A collaborative effort to increase Upper Peninsula residents' access to health care by expanding relevant workforce training, education and employment in the region has received a $1.4 million grant from the U.S. Department of Health and Human Services. The project is called U.P. WIN, short for the Upper Peninsula Workforce Innovation Network.
The Michigan Center for Rural Health was the lead applicant on the grant, and Elise Bur of the Northern Michigan University Center for Rural Health will be the project director. Bur said shortages of community health workers and paramedics in the Upper Peninsula continues to be an ongoing challenge that has only been exacerbated by the COVID-19 pandemic.
“Our communities are in need of and deserve access to affordable, quality health care services,” she said. “By understanding and addressing the social determinants of health that contribute to health inequity and disparities, we can prevent chronic diseases that are the leading causes of death in the U.P., as well as in the state and nation. A heartfelt thank you to the Michigan Center for Rural Health for supporting initiatives in the U.P. that will improve the health and wellbeing of residents.”
Economic and health disparities, in addition to inadequate availability of rural health professional training sites, make it challenging to maintain a strong health care workforce in rural and tribal communities.
“This grant funding is a big win for the region, and we will use our expertise and resources to come up with creative approaches to expanding workforce education and training in this underserved area of rural Michigan,” explained Michigan Center for Rural Health Executive Director John Barnas. “The grant partners are in a position to address the needs facing health care facilities and we want to help create and maintain a workforce network in the UP.”
One of the central elements of U.P. WIN is to create stronger links between training programs and the health care entities that will ultimately employ or rely on these public health professionals. The network's goals are to:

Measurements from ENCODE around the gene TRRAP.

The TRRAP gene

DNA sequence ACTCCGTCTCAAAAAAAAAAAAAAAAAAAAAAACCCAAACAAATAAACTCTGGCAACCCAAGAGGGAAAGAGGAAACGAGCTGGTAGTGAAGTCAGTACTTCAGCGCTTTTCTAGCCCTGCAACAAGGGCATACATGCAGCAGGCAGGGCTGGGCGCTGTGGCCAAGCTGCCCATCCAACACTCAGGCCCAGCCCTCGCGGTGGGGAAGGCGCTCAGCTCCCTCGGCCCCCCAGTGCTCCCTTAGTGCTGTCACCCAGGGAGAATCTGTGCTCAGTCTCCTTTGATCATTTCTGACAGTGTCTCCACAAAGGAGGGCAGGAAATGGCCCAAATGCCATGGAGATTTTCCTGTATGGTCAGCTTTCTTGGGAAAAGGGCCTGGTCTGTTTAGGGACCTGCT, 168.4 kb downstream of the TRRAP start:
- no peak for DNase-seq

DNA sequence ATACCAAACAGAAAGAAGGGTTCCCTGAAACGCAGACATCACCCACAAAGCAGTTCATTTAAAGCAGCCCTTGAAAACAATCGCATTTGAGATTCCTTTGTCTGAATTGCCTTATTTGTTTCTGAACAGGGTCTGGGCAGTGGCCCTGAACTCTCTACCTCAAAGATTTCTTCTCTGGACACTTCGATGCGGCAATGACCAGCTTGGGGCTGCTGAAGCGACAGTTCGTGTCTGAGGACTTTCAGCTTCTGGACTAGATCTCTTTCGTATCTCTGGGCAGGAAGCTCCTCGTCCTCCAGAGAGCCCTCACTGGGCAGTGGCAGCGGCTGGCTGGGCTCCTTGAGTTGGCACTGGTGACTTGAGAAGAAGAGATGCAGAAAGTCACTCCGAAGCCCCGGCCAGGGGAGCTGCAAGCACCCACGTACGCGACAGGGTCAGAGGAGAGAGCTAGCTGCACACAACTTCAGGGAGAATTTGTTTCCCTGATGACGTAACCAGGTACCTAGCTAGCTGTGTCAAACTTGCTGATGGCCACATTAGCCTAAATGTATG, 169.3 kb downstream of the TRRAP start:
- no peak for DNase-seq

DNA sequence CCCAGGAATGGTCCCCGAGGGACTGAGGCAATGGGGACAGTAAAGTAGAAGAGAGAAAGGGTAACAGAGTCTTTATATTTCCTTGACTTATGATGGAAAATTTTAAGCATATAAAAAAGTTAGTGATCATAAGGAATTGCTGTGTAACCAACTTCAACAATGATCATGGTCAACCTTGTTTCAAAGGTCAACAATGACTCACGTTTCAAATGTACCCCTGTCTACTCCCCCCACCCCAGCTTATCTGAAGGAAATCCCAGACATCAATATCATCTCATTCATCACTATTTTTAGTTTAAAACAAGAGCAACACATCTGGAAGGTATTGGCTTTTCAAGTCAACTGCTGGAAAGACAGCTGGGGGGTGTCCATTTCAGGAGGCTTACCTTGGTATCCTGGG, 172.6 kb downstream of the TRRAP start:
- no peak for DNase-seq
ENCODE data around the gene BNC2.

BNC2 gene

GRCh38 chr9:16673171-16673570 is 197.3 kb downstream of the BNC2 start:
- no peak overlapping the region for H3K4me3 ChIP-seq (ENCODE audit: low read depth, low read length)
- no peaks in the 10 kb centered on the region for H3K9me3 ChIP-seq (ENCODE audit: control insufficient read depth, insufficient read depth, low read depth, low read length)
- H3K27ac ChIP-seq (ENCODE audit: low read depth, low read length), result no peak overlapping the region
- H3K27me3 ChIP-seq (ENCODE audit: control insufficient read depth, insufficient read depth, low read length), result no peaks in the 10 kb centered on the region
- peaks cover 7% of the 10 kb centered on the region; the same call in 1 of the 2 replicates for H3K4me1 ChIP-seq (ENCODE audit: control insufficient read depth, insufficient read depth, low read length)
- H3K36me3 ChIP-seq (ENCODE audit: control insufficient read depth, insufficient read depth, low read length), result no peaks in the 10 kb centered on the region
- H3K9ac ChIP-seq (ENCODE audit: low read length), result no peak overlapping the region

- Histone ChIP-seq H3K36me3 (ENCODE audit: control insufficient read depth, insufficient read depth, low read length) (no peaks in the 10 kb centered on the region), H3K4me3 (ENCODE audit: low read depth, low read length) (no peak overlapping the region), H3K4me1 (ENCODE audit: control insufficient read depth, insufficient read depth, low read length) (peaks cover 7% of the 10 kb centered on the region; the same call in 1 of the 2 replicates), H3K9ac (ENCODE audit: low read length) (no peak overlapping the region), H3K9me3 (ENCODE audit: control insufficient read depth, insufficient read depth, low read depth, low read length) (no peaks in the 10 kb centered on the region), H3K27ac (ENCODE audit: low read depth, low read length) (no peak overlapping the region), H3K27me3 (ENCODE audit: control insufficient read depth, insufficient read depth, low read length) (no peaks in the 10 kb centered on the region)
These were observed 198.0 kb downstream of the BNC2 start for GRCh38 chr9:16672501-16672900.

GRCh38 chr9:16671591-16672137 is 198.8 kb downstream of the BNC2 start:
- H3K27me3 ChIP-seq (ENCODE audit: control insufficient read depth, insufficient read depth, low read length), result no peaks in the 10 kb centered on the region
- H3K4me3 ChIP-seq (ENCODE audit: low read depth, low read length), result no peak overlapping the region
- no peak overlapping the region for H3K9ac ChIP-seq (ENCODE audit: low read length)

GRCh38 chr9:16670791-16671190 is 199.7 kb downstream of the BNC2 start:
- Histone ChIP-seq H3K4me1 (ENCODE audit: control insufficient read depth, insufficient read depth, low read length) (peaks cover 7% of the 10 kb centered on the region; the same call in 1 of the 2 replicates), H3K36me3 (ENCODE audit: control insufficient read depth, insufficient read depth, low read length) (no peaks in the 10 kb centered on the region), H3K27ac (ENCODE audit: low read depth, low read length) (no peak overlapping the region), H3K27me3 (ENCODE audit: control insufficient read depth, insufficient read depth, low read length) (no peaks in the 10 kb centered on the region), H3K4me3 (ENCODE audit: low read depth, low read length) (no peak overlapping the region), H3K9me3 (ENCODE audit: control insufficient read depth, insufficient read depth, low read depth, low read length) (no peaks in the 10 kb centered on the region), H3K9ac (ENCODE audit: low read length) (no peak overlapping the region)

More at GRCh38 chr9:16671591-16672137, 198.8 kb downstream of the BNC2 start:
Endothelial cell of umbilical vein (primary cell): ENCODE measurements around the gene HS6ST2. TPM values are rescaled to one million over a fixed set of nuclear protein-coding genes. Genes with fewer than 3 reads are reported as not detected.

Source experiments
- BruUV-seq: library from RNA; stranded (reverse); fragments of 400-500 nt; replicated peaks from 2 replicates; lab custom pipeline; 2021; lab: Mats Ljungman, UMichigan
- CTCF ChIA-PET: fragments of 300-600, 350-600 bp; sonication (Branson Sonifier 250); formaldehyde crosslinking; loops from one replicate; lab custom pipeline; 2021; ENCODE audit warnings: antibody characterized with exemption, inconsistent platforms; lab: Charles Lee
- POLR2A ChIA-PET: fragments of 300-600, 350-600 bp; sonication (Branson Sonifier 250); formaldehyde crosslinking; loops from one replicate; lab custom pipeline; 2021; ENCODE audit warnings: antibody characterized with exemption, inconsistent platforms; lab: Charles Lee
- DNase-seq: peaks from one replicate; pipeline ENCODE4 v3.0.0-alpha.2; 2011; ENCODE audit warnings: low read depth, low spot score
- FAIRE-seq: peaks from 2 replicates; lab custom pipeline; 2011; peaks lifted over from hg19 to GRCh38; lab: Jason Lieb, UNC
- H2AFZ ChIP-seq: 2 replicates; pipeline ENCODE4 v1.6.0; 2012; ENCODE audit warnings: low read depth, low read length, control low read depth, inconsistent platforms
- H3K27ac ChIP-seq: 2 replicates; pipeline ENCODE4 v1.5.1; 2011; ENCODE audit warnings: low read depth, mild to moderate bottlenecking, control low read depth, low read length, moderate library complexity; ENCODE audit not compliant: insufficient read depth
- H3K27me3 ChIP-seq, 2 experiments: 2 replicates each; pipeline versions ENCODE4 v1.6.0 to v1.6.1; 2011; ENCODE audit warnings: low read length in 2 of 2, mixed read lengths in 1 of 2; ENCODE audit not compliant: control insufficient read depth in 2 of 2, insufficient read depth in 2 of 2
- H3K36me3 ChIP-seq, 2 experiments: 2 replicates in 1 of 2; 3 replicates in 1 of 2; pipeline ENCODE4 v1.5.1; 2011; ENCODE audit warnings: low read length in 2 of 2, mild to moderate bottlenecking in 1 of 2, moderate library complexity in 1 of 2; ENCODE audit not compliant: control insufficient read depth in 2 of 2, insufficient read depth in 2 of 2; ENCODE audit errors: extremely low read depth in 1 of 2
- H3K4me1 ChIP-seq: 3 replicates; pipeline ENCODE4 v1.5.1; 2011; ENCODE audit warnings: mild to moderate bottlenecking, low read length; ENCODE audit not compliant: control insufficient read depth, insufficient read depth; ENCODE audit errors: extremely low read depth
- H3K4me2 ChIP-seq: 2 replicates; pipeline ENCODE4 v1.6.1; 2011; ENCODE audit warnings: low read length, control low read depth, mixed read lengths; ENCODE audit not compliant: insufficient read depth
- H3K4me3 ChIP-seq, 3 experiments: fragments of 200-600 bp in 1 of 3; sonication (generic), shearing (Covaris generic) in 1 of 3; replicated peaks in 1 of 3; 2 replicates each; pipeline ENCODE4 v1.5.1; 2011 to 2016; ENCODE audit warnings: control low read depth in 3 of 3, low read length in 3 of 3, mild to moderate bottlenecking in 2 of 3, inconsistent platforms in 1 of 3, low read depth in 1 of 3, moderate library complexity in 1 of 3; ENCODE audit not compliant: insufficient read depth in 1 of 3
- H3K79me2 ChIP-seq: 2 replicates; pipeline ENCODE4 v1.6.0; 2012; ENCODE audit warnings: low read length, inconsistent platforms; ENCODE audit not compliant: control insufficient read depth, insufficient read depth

· Develop and expand sustainable community paramedicine and community health worker models in the U.P.;
· Leverage EMS professionals to address at-risk populations, manage patients with chronic diseases in-home, and decrease hospital readmissions, while avoiding unnecessary emergency department visits.
· Identify, educate and provide cross-training opportunities for community health workers through NMU's Center for Rural Health; and
· Develop approaches in training existing staff to maximize their clinical and operational capacity
“With this award, we will have the ability to work closely with our grant partners to offer paramedic and community integrated paramedicine education to U.P. residents,” said Andrea Abbas, EMS programs manager with the Michigan Center of Rural Health. “We are also excited to assist UP Health System Marquette Emergency Medical Services in launching the first mobile integrated health program serving the Upper Peninsula.”
In addition to the Michigan and NMU Centers for Rural Health, other partners in the network are: Upper Peninsula Michigan Works; U.P. Area Health Education Center; U.P. Health Care Solutions; Everyday Life Consulting; UP Health System Marquette School of EMT; and the Michigan Department of Health and Human Services—Bureau of EMS, Trauma and Preparedness.
The $1.4 million grant from the U.S. Department of Health and Human Services went into effect Aug. 1 and will be dispersed over a three-year period.